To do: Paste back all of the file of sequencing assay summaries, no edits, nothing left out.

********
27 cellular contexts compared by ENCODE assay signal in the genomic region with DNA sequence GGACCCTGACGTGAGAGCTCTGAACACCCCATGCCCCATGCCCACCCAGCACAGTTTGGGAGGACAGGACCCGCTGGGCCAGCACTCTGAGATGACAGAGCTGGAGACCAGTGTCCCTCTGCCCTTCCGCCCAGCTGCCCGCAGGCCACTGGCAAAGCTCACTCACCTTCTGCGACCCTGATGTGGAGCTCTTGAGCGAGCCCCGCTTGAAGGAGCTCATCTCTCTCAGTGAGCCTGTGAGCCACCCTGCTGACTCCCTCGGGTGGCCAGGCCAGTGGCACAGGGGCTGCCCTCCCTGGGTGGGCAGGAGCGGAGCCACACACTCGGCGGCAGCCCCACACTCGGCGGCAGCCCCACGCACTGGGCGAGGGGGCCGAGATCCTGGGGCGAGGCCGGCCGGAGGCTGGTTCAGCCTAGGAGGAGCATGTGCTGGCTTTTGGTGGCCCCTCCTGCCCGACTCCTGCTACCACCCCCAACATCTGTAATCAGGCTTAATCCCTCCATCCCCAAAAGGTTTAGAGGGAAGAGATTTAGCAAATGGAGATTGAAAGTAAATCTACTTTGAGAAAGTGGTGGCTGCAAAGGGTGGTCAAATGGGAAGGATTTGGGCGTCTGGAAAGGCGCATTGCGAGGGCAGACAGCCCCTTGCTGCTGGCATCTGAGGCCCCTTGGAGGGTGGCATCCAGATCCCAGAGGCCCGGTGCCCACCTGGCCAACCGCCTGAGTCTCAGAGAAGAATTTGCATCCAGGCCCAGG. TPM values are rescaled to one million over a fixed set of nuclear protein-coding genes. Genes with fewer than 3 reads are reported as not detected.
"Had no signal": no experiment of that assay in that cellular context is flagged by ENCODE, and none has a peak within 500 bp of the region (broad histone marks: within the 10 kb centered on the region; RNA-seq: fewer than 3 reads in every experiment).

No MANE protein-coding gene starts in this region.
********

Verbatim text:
27 cellular contexts compared by ENCODE assay signal in the genomic region with DNA sequence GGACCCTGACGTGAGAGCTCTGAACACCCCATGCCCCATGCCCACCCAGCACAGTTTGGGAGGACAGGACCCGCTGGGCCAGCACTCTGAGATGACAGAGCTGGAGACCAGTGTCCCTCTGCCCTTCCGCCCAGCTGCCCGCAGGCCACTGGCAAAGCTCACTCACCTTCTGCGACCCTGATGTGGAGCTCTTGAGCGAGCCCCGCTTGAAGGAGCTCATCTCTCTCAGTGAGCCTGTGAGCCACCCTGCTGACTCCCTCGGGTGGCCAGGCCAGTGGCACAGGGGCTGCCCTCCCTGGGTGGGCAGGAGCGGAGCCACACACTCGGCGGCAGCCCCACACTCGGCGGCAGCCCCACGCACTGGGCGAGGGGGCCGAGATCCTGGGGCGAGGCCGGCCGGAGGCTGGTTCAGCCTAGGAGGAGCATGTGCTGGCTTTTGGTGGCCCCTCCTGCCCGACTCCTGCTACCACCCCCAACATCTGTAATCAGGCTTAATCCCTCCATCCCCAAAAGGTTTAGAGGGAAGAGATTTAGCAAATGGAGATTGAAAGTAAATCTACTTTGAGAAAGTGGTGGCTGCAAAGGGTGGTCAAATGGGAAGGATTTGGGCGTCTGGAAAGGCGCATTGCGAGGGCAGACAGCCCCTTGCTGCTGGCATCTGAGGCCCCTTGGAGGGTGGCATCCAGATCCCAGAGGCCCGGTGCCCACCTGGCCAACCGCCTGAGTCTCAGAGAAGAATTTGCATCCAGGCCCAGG. TPM values are rescaled to one million over a fixed set of nuclear protein-coding genes. Genes with fewer than 3 reads are reported as not detected.
"Had no signal": no experiment of that assay in that cellular context is flagged by ENCODE, and none has a peak within 500 bp of the region (broad histone marks: within the 10 kb centered on the region; RNA-seq: fewer than 3 reads in every experiment).

No MANE protein-coding gene starts in this region.